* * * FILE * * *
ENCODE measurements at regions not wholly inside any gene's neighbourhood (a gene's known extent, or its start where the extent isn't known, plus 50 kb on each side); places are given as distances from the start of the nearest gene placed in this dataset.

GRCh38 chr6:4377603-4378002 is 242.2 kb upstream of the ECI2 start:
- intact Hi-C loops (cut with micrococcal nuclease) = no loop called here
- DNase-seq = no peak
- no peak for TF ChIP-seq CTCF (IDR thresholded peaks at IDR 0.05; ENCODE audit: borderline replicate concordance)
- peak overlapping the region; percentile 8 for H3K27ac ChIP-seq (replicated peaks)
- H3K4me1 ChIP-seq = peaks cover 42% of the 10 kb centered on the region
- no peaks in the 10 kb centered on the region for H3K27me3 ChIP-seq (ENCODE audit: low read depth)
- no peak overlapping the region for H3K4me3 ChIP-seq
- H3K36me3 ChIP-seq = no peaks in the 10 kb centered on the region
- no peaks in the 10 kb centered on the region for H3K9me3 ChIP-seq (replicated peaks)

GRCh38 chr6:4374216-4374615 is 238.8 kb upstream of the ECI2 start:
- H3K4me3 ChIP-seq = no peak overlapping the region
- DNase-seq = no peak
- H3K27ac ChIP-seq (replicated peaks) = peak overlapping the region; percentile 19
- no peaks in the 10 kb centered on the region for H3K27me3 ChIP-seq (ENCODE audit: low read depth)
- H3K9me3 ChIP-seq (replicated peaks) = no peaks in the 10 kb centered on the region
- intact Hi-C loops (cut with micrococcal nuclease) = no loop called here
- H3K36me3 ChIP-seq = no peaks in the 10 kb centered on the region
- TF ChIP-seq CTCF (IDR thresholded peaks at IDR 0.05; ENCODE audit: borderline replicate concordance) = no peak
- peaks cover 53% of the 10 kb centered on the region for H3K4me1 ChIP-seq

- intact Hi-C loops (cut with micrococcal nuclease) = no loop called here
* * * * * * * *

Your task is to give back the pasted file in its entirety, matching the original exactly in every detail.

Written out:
ENCODE measurements at regions not wholly inside any gene's neighbourhood (a gene's known extent, or its start where the extent isn't known, plus 50 kb on each side); places are given as distances from the start of the nearest gene placed in this dataset.

GRCh38 chr6:4377603-4378002 is 242.2 kb upstream of the ECI2 start:
- intact Hi-C loops (cut with micrococcal nuclease) = no loop called here
- DNase-seq = no peak
- no peak for TF ChIP-seq CTCF (IDR thresholded peaks at IDR 0.05; ENCODE audit: borderline replicate concordance)
- peak overlapping the region; percentile 8 for H3K27ac ChIP-seq (replicated peaks)
- H3K4me1 ChIP-seq = peaks cover 42% of the 10 kb centered on the region
- no peaks in the 10 kb centered on the region for H3K27me3 ChIP-seq (ENCODE audit: low read depth)
- no peak overlapping the region for H3K4me3 ChIP-seq
- H3K36me3 ChIP-seq = no peaks in the 10 kb centered on the region
- no peaks in the 10 kb centered on the region for H3K9me3 ChIP-seq (replicated peaks)

GRCh38 chr6:4374216-4374615 is 238.8 kb upstream of the ECI2 start:
- H3K4me3 ChIP-seq = no peak overlapping the region
- DNase-seq = no peak
- H3K27ac ChIP-seq (replicated peaks) = peak overlapping the region; percentile 19
- no peaks in the 10 kb centered on the region for H3K27me3 ChIP-seq (ENCODE audit: low read depth)
- H3K9me3 ChIP-seq (replicated peaks) = no peaks in the 10 kb centered on the region
- intact Hi-C loops (cut with micrococcal nuclease) = no loop called here
- H3K36me3 ChIP-seq = no peaks in the 10 kb centered on the region
- TF ChIP-seq CTCF (IDR thresholded peaks at IDR 0.05; ENCODE audit: borderline replicate concordance) = no peak
- peaks cover 53% of the 10 kb centered on the region for H3K4me1 ChIP-seq

- intact Hi-C loops (cut with micrococcal nuclease) = no loop called here